Microphones, not megaphones: Functional crowdworker voice regimes on digital work platforms

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Digital work platforms are often said to view crowdworkers as replaceable cogs in the machine, favouring exit rather than voice as a means of resolving concerns. Based on a qualitative study of six German medium-sized platforms offering a range of standardized and creative tasks, we show that platforms provide voice mechanisms, albeit in varying degrees and levels. We find that all platforms in our sample enabled crowdworkers to communicate task-related issues to ensure crowdworker availability and quality output. Five platforms proactively consulted crowdworkers on task-related issues, and two on platform-wide organisation. Differences in the ways in which voice was implemented were driven by considerations about costs, control and a crowd’s social structure, as well as by platforms’ varying interest in fair work standards. We conclude that the platforms in our sample equip crowdworkers with ‘microphones’ by letting them have a say on workflow improvements in a highly controlled and easily mutable setting, but do not provide ‘megaphones’ for co-determining or even controlling platform decisions. By connecting the literature on employee voice with platform research, our study provides a nuanced picture of how voice is technologically and organisationally enabled and constrained in non-standard, digital work contexts.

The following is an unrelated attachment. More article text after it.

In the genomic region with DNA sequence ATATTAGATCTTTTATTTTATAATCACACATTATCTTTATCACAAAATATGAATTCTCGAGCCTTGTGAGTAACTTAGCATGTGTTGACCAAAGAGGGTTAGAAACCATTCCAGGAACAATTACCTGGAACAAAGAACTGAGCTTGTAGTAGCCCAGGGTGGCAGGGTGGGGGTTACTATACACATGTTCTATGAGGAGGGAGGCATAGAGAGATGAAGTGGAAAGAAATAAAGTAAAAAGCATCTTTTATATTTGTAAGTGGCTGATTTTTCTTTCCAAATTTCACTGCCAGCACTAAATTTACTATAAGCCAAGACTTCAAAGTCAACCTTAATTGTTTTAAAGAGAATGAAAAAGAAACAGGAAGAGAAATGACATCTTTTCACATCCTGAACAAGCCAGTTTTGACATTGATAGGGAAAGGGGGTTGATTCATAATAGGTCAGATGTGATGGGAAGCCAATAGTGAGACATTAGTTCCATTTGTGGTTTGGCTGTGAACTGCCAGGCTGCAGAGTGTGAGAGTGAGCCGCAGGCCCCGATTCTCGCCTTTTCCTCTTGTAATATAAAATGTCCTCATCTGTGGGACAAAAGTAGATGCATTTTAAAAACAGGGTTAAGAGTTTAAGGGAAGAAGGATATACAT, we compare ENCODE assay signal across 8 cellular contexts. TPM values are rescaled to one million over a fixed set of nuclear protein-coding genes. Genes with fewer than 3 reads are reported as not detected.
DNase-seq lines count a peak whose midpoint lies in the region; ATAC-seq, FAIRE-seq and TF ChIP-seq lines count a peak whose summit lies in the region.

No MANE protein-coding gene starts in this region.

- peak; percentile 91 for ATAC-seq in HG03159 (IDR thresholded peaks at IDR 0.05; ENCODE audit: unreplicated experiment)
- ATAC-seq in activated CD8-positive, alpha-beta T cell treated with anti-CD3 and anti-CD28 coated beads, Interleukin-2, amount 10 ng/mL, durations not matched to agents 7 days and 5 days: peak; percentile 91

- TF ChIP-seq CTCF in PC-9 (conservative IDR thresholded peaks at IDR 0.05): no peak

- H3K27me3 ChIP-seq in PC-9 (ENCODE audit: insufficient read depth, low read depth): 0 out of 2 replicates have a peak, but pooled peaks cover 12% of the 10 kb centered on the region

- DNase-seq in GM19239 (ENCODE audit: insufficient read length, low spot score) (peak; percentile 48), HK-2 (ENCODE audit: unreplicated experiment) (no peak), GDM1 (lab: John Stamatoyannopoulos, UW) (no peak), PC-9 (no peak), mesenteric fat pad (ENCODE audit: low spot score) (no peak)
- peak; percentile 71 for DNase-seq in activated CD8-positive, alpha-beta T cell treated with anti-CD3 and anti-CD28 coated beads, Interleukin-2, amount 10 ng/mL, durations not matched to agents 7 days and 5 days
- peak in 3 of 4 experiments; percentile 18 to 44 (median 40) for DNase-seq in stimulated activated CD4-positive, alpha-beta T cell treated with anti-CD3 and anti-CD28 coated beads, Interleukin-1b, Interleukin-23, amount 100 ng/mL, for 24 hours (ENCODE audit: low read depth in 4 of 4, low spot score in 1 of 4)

Original languageEnglish
JournalHuman Relations
Issue number9
Pages (from-to)1473-1503
Number of pages31
Publication statusPublished - 09.2021